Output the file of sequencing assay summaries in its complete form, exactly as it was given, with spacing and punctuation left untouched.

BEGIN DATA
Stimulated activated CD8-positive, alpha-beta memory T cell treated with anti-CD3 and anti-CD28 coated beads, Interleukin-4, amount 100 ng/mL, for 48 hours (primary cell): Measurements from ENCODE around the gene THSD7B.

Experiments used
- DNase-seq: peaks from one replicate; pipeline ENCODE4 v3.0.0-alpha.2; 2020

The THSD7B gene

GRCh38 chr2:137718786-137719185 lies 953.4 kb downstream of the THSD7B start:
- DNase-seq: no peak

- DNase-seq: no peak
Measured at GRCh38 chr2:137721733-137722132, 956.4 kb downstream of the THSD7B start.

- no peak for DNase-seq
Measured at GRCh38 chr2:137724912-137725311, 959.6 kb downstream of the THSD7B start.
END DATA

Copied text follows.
Stimulated activated CD8-positive, alpha-beta memory T cell treated with anti-CD3 and anti-CD28 coated beads, Interleukin-4, amount 100 ng/mL, for 48 hours (primary cell): Measurements from ENCODE around the gene THSD7B.

Experiments used
- DNase-seq: peaks from one replicate; pipeline ENCODE4 v3.0.0-alpha.2; 2020

The THSD7B gene

GRCh38 chr2:137718786-137719185 lies 953.4 kb downstream of the THSD7B start:
- DNase-seq: no peak

- DNase-seq: no peak
Measured at GRCh38 chr2:137721733-137722132, 956.4 kb downstream of the THSD7B start.

- no peak for DNase-seq
Measured at GRCh38 chr2:137724912-137725311, 959.6 kb downstream of the THSD7B start.